I assume that either price increase, with no required membership, will stop but not reverse our usual growth, so that membership at the end of 1994 will be the same as at the beginning. On this assumption, the 10% increase in the figures attached to the letter is due to required membership. I think this assumption is reasonable for the 40% price hike--it represents a larger effect on membership than the last price hike had, according to a conversation I had with Hilary--but a little optimistic for the 100%. It is, however, a convenient starting point.
The calculations comparing 40% with and without required membership, roughly corresponding to those in the attached letter, are:
With required membership: (attachments to the Board letter)
A1: Membership= 25,121 (sum of membership figures in 1994 budget)
A2: Membership revenue: $712,850
A3: Cost of newsletters and TI: $283,023
Without required membership:
B1: Membership =23,000 (board letter figure for beginning of 1994)
B2: Membership revenue=(23,000/25,121)x$712,850 = $652,663
B3: Cost of newsletters and TI: (23,000/25,121)x$283,023 = $259,127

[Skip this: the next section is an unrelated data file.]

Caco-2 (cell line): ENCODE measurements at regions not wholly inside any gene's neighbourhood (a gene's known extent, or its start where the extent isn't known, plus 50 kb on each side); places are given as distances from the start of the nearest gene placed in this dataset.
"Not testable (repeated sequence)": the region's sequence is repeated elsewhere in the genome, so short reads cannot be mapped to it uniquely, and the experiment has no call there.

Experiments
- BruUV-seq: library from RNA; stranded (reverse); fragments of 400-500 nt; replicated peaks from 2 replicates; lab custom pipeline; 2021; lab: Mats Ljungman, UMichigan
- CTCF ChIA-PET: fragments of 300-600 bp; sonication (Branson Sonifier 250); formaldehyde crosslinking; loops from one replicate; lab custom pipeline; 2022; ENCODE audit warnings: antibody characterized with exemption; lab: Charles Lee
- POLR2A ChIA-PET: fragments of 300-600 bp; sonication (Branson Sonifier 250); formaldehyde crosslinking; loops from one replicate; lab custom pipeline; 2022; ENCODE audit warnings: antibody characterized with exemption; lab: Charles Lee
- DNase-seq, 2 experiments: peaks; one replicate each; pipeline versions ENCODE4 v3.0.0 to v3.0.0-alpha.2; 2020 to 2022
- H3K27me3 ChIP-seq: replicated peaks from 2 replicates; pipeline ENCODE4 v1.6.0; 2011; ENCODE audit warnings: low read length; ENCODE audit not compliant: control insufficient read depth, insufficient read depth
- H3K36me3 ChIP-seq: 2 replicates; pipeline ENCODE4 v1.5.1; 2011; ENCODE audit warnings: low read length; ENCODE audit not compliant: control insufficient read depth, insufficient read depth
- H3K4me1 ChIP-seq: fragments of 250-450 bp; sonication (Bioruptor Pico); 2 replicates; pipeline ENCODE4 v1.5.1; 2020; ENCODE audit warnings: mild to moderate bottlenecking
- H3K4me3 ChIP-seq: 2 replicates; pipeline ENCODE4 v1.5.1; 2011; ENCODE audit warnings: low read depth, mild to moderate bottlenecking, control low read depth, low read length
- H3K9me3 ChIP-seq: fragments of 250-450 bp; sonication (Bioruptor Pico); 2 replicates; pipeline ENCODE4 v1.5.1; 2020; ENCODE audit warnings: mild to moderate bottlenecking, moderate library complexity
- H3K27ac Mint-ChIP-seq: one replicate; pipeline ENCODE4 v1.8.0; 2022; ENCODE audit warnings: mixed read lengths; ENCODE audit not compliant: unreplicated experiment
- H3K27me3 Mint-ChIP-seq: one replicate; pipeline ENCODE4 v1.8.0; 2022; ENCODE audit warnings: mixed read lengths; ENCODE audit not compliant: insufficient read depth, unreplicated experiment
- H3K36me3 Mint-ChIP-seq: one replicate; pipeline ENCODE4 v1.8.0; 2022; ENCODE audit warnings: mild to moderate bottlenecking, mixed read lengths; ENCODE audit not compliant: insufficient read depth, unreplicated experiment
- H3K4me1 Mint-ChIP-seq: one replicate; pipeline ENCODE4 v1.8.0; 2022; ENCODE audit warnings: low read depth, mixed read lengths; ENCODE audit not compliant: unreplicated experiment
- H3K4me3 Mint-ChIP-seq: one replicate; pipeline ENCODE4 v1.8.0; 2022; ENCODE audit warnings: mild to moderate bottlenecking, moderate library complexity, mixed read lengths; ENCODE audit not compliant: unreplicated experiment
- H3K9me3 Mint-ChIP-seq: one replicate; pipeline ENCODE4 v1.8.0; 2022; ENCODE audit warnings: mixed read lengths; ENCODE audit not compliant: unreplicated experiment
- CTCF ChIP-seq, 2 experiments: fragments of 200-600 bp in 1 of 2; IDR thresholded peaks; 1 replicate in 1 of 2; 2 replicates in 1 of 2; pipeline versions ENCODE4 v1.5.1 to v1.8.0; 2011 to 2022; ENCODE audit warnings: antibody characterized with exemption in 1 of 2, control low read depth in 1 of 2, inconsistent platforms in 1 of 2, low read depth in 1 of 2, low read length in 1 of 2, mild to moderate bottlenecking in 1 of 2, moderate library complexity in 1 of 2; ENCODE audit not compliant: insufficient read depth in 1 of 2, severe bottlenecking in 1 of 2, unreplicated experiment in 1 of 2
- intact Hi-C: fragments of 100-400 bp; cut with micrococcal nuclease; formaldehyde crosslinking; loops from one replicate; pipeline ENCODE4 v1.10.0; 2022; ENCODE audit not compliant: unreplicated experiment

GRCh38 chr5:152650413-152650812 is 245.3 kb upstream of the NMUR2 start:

Line A4 shows revenue net of publication costs with required membership, line B4 shows it without. The difference is $36,291. This is the improvement in our net budget position due to required membership, if you assume that the only cost imposed by new members is the cost of providing publications to them.
This assumption substantially overestimate the improvement. In addition to requiring publications, members bring other expenses, such as the cost of processing memberships, employees' time dealing with members, etc. I think a conservative estimate is that half of the $36,291 gain would be consumed in such costs, giving a net budgetary gain (increase in revenue minus increase in expenses) from required membership of about $18,000. That is roughly 2% of the 1994 budget--a result which casts some doubt on the claim that required membership was imposed for financial reasons.
So far, I have assumed that the new members brought in by required membership buy the same mix of memberships as existing members. Since they are people who would not join without required membership, I would expect them to be less willing to pay money than the average of the current membership. If so, a larger fraction of them will be family members, which produce less net gain for the Corporation than the other classes, reducing the figure even farther. I have not taken account of this in my calculations; if I did, the Board's claim would look even worse.